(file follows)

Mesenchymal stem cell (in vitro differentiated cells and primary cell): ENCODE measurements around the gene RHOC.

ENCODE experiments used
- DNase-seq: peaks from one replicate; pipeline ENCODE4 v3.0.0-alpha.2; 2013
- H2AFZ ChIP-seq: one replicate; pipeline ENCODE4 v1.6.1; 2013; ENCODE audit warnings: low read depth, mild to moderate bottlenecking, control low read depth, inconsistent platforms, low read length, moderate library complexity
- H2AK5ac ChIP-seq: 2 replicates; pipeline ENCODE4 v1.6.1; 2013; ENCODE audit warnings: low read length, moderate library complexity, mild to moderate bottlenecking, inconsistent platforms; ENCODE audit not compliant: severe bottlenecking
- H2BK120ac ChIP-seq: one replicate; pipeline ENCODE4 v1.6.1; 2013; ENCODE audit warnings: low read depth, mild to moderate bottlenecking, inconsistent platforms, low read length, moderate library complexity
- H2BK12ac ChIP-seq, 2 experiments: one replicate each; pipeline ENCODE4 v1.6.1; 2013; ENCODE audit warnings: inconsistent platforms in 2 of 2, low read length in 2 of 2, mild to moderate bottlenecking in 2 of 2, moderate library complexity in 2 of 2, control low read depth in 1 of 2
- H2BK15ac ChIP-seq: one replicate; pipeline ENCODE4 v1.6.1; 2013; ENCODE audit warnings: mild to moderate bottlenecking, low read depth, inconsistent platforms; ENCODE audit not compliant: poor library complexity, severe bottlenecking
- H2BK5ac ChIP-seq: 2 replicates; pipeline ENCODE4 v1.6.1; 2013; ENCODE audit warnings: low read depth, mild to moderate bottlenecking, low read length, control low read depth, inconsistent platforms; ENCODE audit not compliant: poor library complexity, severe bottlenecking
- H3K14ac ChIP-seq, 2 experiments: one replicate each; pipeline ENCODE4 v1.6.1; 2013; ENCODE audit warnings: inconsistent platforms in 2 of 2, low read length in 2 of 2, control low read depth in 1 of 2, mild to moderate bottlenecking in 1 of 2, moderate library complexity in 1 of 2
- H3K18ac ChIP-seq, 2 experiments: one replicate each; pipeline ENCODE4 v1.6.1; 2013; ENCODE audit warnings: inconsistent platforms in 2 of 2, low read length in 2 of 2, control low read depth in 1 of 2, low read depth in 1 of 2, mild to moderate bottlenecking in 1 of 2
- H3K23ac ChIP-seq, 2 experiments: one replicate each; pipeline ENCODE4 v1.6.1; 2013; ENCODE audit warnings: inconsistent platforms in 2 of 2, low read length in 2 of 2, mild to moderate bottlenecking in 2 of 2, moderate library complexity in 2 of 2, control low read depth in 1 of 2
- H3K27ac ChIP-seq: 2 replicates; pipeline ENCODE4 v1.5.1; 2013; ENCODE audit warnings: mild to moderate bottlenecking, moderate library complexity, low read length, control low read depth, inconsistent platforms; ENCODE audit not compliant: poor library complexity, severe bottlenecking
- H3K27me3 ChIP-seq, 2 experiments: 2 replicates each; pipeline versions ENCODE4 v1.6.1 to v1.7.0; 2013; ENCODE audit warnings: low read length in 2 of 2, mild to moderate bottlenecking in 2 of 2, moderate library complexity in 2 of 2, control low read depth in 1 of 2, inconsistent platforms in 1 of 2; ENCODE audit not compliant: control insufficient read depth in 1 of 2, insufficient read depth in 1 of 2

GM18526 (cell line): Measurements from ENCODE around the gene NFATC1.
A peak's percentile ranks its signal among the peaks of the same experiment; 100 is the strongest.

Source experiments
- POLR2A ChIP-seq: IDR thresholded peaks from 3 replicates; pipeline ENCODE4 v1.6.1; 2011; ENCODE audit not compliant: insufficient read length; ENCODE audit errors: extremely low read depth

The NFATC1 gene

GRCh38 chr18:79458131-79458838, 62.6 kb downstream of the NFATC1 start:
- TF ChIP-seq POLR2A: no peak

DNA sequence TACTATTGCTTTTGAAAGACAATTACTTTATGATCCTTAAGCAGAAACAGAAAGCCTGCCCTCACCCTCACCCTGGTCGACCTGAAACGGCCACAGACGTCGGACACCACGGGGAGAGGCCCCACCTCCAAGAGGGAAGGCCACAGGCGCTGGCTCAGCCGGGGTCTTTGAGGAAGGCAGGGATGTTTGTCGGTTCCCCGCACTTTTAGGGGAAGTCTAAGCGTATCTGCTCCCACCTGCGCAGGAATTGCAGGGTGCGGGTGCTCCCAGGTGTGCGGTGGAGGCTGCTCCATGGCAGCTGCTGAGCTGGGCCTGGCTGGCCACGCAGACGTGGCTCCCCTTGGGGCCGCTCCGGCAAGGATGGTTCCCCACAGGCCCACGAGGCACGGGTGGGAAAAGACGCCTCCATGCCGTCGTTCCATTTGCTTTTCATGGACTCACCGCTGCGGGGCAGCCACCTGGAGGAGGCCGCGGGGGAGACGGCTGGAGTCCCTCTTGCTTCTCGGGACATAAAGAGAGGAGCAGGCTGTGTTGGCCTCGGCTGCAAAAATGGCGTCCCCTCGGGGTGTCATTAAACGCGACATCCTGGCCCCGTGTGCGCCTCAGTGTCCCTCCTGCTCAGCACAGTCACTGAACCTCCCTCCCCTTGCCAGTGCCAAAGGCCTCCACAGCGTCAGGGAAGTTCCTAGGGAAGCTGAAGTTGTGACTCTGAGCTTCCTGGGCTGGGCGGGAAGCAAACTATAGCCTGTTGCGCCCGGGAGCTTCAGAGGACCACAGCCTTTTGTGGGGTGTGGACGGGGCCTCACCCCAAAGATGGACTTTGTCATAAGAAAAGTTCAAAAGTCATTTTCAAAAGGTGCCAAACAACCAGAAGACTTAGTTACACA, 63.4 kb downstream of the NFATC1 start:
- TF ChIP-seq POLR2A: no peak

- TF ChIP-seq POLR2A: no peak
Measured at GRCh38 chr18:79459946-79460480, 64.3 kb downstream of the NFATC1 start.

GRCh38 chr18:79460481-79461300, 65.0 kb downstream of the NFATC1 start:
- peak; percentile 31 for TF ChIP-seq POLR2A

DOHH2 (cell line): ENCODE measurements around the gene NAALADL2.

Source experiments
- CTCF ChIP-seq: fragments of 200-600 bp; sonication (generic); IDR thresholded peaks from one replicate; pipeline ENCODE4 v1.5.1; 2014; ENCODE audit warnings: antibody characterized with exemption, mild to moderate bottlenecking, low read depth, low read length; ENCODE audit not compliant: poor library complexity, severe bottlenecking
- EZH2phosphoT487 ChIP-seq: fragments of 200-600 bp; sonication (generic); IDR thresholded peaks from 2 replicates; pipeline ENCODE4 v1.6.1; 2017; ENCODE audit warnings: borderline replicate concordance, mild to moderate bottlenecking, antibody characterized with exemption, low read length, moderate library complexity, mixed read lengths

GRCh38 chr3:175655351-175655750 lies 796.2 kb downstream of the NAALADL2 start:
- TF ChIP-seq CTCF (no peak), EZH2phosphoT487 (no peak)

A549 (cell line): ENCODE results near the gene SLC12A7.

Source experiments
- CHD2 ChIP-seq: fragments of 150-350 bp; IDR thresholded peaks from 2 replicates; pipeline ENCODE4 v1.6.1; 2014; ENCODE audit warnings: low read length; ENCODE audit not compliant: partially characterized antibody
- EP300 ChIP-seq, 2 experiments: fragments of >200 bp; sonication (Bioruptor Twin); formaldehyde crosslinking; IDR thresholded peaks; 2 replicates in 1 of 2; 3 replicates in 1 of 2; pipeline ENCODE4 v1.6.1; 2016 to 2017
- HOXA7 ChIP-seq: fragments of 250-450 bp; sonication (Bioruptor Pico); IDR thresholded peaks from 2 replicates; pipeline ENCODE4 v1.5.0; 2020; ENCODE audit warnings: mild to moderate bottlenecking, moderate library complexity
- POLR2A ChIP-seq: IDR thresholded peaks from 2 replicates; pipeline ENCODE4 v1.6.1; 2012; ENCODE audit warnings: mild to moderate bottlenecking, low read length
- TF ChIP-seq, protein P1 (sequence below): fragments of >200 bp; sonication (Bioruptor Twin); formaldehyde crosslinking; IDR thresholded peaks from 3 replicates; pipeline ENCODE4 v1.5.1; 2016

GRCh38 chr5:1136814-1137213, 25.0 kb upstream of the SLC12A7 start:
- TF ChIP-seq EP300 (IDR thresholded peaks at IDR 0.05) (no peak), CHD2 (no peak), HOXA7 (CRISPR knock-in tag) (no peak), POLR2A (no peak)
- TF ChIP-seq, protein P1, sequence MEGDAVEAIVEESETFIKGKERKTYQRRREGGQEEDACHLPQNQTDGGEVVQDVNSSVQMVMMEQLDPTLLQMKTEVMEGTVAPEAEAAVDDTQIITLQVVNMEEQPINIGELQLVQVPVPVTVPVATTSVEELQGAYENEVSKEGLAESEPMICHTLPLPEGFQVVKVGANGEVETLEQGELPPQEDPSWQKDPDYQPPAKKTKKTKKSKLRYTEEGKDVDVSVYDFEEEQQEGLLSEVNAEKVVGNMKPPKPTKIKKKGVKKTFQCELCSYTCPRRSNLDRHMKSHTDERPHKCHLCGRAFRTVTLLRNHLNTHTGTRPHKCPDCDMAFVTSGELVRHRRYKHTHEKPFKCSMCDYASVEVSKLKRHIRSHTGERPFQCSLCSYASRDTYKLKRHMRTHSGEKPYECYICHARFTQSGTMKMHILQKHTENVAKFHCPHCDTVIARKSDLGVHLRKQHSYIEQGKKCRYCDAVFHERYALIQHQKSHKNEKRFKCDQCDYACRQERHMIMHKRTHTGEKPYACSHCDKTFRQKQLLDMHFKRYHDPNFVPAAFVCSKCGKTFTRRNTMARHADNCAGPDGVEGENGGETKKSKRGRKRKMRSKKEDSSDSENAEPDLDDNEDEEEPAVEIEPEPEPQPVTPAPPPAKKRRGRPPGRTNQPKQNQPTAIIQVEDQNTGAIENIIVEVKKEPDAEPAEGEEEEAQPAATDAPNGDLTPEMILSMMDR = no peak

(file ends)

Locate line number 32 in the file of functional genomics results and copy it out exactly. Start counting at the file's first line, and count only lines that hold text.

GRCh38 chr3:175655351-175655750 lies 796.2 kb downstream of the NAALADL2 start: